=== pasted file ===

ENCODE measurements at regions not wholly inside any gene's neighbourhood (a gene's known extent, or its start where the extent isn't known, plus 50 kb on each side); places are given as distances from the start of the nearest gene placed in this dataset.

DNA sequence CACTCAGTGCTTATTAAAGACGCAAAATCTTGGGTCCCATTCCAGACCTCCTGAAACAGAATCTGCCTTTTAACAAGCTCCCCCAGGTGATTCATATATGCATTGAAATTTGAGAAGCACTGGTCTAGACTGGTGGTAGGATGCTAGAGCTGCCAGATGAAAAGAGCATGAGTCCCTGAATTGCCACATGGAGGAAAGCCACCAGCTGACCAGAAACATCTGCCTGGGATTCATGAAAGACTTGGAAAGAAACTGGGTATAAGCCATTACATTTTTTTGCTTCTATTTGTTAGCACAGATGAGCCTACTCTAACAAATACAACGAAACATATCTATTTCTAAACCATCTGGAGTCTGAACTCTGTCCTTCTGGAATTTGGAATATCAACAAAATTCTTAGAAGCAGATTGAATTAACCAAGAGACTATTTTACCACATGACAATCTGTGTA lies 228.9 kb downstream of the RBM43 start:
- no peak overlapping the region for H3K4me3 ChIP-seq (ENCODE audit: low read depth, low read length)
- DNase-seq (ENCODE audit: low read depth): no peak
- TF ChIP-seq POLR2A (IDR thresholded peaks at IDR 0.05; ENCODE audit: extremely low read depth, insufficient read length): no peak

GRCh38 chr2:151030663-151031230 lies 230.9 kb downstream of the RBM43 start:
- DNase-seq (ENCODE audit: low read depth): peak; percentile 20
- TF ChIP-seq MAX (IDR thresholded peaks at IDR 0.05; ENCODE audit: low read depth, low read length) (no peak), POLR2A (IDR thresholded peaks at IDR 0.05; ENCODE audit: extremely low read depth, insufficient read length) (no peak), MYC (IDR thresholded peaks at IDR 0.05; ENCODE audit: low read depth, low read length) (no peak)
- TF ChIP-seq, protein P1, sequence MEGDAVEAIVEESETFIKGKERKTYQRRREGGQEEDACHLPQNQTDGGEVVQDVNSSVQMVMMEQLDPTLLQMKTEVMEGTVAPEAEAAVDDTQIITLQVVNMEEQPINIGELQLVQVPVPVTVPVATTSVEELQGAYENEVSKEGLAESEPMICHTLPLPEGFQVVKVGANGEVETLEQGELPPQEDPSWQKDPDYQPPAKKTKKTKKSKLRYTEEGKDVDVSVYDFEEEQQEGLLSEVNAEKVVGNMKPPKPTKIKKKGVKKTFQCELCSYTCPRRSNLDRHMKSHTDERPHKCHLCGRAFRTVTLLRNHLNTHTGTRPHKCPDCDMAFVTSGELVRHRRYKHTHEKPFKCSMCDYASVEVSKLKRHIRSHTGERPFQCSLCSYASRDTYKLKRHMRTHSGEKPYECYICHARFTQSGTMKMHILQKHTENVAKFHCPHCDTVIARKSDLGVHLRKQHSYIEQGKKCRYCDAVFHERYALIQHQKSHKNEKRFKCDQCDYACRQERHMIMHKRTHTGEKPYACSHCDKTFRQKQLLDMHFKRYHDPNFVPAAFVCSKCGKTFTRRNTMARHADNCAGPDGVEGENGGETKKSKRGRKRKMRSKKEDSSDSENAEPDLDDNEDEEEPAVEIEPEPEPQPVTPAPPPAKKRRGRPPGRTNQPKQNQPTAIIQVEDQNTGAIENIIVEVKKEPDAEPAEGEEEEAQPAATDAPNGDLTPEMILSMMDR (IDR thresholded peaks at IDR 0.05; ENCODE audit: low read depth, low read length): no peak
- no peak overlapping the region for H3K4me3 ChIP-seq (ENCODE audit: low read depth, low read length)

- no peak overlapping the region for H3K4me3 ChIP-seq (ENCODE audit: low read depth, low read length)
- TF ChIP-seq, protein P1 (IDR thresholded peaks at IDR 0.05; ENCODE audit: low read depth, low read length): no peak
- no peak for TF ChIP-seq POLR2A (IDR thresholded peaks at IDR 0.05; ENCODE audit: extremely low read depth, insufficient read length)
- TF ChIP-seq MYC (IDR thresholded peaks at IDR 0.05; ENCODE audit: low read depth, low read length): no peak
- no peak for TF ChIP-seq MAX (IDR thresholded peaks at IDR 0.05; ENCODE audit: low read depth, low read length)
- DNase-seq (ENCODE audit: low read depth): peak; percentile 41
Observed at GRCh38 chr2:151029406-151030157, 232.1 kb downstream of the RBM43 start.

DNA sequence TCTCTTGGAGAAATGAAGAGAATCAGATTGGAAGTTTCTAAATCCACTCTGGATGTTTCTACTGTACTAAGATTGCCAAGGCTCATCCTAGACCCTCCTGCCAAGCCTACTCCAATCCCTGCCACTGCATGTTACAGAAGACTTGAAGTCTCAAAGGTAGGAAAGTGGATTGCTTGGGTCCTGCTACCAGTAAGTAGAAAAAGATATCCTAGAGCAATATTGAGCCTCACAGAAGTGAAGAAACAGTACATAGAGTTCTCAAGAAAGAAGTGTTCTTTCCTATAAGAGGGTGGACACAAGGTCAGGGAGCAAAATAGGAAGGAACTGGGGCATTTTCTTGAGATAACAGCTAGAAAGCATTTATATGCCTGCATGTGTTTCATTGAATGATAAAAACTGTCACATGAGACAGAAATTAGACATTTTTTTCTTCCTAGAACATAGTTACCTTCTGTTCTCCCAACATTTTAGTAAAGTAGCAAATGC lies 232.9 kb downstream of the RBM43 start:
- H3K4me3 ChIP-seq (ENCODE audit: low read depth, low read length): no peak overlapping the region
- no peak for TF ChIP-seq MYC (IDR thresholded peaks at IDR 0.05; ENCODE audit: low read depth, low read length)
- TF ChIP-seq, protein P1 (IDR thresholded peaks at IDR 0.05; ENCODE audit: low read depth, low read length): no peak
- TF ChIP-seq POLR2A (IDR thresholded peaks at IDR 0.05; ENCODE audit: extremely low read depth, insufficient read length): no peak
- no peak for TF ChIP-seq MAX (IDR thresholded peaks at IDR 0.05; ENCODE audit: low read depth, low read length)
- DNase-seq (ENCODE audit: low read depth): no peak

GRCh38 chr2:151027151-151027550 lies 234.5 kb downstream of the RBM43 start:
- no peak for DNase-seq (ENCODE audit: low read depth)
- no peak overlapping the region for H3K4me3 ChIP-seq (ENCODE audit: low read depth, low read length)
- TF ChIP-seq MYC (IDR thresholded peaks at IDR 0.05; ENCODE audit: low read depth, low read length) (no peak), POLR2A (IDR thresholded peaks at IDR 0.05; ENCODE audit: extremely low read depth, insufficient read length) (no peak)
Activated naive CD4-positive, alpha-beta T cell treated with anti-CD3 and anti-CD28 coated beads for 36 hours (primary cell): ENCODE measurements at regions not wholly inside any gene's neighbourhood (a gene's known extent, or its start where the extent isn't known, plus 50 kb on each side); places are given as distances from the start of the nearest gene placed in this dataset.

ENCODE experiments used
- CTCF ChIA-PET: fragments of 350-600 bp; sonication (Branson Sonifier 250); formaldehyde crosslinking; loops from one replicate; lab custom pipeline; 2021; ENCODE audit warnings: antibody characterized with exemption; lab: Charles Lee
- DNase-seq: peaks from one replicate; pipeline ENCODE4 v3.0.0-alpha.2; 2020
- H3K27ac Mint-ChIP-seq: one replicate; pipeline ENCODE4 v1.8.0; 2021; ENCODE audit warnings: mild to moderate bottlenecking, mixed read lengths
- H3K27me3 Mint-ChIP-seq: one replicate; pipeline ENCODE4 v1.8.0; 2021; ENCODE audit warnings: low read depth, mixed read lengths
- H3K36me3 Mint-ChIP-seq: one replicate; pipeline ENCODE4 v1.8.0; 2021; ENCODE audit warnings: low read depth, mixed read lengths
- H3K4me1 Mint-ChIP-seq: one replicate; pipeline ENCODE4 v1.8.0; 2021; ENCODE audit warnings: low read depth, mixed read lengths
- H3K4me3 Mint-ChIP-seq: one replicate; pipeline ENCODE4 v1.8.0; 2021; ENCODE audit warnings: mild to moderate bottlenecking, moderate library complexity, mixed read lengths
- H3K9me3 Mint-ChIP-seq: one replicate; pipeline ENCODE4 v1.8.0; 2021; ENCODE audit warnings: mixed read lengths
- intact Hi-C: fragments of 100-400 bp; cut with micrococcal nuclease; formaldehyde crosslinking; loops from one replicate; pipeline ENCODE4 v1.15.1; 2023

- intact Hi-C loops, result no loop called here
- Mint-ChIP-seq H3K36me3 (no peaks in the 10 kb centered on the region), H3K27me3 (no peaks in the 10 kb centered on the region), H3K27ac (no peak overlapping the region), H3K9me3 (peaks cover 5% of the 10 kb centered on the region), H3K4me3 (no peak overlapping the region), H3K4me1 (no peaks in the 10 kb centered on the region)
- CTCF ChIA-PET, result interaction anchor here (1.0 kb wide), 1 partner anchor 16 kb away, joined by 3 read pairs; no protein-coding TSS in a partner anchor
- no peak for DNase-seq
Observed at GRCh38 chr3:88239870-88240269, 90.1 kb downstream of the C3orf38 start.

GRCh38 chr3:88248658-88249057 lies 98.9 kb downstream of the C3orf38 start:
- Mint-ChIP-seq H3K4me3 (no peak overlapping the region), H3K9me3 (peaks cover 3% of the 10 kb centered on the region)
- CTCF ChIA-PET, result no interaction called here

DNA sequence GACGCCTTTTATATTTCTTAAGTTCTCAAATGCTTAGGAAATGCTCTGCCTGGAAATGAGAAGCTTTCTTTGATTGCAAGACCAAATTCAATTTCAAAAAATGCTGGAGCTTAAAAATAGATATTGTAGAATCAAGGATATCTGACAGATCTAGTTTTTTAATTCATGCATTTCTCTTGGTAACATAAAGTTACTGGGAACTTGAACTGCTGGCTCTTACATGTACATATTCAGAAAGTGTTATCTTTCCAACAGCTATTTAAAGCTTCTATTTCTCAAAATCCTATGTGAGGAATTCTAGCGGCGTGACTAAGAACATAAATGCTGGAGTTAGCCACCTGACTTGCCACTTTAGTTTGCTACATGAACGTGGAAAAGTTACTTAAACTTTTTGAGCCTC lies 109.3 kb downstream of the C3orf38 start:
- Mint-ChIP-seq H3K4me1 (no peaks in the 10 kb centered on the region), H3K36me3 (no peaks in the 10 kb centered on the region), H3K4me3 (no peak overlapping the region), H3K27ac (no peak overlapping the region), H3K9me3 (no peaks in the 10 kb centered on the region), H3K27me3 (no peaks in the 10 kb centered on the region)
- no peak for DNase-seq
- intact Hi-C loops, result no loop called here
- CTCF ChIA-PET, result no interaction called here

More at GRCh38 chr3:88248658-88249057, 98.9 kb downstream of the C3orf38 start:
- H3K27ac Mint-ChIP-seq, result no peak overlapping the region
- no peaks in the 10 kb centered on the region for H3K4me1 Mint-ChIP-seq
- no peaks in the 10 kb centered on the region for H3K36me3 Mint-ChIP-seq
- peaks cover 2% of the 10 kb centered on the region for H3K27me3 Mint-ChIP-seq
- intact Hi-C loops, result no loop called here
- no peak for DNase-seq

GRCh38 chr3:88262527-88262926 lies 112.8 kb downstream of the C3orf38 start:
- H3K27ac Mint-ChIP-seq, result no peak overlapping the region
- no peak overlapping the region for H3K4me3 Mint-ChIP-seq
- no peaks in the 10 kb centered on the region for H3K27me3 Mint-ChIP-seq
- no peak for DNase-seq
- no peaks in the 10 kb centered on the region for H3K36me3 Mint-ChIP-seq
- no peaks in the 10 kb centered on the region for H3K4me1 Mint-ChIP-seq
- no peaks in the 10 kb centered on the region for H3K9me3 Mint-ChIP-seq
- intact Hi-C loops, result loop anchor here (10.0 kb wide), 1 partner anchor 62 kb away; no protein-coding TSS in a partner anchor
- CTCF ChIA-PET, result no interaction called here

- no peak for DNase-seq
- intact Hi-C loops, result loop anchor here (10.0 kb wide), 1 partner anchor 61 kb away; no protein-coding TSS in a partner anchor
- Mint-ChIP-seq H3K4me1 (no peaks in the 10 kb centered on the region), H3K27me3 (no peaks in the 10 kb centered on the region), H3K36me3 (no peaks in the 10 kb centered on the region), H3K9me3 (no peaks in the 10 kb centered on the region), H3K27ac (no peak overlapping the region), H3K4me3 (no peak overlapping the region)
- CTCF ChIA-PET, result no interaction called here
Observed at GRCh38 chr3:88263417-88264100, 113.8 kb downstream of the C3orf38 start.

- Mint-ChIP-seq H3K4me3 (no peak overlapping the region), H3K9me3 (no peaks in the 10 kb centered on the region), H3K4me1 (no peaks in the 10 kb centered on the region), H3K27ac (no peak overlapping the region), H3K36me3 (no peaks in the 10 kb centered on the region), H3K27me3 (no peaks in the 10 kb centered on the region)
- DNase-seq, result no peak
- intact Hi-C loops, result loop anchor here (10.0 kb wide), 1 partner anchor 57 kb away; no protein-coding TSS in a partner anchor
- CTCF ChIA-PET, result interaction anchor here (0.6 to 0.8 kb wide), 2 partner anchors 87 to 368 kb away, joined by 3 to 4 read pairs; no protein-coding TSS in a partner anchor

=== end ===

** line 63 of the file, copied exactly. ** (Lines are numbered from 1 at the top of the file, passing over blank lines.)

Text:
- no peaks in the 10 kb centered on the region for H3K27me3 Mint-ChIP-seq